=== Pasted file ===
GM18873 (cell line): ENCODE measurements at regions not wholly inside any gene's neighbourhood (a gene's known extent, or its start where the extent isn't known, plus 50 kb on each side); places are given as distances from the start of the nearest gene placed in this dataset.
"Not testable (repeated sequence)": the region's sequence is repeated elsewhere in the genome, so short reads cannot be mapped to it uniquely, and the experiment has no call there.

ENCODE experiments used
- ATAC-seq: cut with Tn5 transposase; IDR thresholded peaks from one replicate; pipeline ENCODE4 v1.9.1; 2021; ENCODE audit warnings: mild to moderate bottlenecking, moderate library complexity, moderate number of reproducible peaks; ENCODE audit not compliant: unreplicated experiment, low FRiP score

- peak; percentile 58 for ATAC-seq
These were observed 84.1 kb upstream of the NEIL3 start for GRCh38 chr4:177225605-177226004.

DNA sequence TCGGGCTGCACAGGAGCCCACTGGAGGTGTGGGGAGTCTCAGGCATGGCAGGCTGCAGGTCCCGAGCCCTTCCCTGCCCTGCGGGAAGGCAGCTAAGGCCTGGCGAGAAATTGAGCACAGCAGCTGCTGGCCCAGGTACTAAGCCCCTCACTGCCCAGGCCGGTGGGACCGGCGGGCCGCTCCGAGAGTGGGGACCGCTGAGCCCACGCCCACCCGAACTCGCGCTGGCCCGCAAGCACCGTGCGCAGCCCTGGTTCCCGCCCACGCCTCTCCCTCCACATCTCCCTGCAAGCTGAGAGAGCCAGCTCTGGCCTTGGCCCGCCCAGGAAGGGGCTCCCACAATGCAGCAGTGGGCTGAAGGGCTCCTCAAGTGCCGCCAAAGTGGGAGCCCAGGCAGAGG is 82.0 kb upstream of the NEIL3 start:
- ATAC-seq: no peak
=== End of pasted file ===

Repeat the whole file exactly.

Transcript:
GM18873 (cell line): ENCODE measurements at regions not wholly inside any gene's neighbourhood (a gene's known extent, or its start where the extent isn't known, plus 50 kb on each side); places are given as distances from the start of the nearest gene placed in this dataset.
"Not testable (repeated sequence)": the region's sequence is repeated elsewhere in the genome, so short reads cannot be mapped to it uniquely, and the experiment has no call there.

ENCODE experiments used
- ATAC-seq: cut with Tn5 transposase; IDR thresholded peaks from one replicate; pipeline ENCODE4 v1.9.1; 2021; ENCODE audit warnings: mild to moderate bottlenecking, moderate library complexity, moderate number of reproducible peaks; ENCODE audit not compliant: unreplicated experiment, low FRiP score

- peak; percentile 58 for ATAC-seq
These were observed 84.1 kb upstream of the NEIL3 start for GRCh38 chr4:177225605-177226004.

DNA sequence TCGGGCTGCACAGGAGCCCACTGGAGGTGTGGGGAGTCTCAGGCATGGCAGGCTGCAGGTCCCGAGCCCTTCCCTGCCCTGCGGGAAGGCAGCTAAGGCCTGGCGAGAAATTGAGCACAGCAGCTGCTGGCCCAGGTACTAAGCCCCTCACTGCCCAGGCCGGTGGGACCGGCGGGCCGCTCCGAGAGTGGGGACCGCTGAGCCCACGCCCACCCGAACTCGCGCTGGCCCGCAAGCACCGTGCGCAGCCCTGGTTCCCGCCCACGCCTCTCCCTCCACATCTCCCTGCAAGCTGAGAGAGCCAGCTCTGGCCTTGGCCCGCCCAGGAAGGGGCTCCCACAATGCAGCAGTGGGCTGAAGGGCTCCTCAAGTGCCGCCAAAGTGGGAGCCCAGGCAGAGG is 82.0 kb upstream of the NEIL3 start:
- ATAC-seq: no peak